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Prempro Decision in Connecticut

A federal court in Connecticut kept alive a Prempro breast cancer wrongful death case, denying Wyeth’s pretrial motion for summary judgment. Plaintiffs’ brought the classic Prempro case against Wyeth who makes the hormone therapy drugs Premarin, an estrogen, and Prempro, a combination of Premarin and a progestin, which are both prescribed to combat the symptoms of menopause. The plaintiffs’ wrongful death lawsuit claims that a woman died of breast cancer using these drugs that were unreasonably dangerous and that they lacked adequate warnings.

Wyeth argued that the Connecticut Product Liability Act does not recognize strict liability design defect cases, contending that the infamous common K of Section 402A of the Second Restatement of Torts.

Section 402A imposes strict liability for defective products that are found to be unreasonably dangerous to the end-user. Comment K suggests an exception for products that are “unavoidably unsafe.”  This Connecticut federal court found that comment K should not be applied uniformly to prescription drugs. Instead, each drug should be considered on a case-by-case basis.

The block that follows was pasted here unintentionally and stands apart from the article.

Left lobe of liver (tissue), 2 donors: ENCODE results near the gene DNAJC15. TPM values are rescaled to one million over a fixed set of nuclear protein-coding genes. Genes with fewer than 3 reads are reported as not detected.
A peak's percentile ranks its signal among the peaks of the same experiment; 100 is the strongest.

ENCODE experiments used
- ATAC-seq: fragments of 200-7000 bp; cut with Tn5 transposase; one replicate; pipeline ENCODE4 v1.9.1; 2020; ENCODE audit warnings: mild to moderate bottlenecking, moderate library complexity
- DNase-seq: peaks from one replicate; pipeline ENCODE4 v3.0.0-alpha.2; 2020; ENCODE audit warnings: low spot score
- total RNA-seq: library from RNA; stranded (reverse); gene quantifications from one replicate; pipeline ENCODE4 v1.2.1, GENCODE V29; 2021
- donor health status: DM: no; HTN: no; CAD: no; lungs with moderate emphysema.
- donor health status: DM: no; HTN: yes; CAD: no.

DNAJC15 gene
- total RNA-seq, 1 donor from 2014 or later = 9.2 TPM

Of course, in these cases, a federal judge is really predicting how the state’s high court would rule in the same case. Here, the court believed that Connecticut law is that a plaintiff in a drug case can establish a prima facie case for defective design by showing that a drug was unreasonably dangerous under the consumer expectations and modified consumer expectations tests. If the plaintiff can jump this hurdle, the defendant raises comment K as an affirmative defense.

Here, that means Wyeth would have to prove that these drugs were unavoidably unsafe, that they could not have been made safer, that benefits exceed risks given state-of-the-art knowledge, that the drug should be free of manufacturing defects and that the drug should have adequate warnings.

Wyeth also made some annoyingly typical procedural arguments, claiming the statute of limitations had passed based on some bogus claim of defective service of process. The court easily dismissed Wyeth’s arguments.

You can find the court’s opinion on Moss v. Wyeth here.
Please Note: our law firm is not handling Prempro breast cancer lawsuits.